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Everything You Wanted to Know About Toothpaste

Toothpaste - A Brief History

Toothpaste -- we use it every single day. In fact, Americans brush their teeth nearly 200 billion times a year and spend more than 1.6 billion dollars on it. But, have you ever wondered exactly how it helps our teeth? And how do we go about choosing which one's right for us?

Toothpaste is not a relatively modern phenomena. In fact, as long ago as 3000-5000 BC Egyptians made a dental cream by mixing powdered ashes of oxen hooves with myrrh, burned egg shells, pumice, and water. Unfortunately, these early Egyptians didn't have toothbrushes but used chew sticks to apply their dental cream.

In 1000 AD Persians added burnt shells of snails and oysters along with gypsum. Unfortunately, at this point, toothpaste was still reserved for the rich. In 18th century England a tooth cleaning "powder" containing borax was sold in ceramic pots. One of the problems, which lasted well into the twentieth century, was that they were often very abrasive, causing damage to teeth.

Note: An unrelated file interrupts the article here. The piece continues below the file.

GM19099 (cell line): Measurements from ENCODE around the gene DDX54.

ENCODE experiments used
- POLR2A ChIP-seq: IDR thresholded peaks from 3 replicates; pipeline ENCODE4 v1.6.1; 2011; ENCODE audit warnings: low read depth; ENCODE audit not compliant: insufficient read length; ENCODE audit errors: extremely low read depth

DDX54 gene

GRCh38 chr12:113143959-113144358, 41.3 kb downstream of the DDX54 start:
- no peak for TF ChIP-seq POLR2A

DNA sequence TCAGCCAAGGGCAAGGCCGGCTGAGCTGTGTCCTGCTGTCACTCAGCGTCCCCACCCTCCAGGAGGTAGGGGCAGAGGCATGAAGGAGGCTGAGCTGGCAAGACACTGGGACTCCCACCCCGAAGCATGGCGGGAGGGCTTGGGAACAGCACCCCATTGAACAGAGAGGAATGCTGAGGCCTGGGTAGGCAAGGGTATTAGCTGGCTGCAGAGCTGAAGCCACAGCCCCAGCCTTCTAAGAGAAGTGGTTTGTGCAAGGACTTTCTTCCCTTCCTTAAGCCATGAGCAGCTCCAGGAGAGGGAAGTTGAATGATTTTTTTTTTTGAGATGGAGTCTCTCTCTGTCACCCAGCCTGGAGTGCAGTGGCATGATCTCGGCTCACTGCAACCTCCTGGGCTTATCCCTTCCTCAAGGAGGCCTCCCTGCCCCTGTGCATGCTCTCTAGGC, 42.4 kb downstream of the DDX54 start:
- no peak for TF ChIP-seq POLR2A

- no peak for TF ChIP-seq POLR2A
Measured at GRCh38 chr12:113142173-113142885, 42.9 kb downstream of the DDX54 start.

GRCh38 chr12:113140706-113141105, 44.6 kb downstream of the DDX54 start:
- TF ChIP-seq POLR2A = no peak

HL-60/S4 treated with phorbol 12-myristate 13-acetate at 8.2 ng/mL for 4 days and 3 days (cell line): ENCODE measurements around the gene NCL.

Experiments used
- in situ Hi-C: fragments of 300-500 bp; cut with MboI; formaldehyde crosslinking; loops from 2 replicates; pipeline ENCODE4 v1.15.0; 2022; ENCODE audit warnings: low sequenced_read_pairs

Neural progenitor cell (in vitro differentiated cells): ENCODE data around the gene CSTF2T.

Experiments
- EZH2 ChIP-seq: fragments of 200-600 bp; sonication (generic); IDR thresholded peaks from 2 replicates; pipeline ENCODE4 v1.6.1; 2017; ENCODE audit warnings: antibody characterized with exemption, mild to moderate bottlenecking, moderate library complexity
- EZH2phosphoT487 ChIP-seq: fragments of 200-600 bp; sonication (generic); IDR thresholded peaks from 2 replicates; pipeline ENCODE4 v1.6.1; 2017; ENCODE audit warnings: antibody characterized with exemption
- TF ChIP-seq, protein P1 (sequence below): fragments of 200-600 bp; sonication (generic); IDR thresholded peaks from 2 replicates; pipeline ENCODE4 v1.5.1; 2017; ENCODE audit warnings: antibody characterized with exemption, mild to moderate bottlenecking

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Prior to WWII, toothpaste was packaged in small lead/tin alloy tubes. The inside of the tube was coated with wax, however, it was discovered that lead from the tubes leached into the product. It was the shortage of lead and tin during WWII that led to the use of laminated (aluminum, paper, and plastic combination) tubes. At the end of the twentieth century pure plastic tubes were used.

The breakthrough that transformed toothpaste into the crucial weapon against tooth decay was the finding that fluoride could dramatically reduce cavities. Dr. William Engler tested 400 preschool children and discovered a dramatic reduction in dental cavities among children treated with fluoride. This study, along with many others done around the world, led to the widespread introduction of fluoride in the 1950s.

So what does toothpaste do and why is it so important to our oral health?

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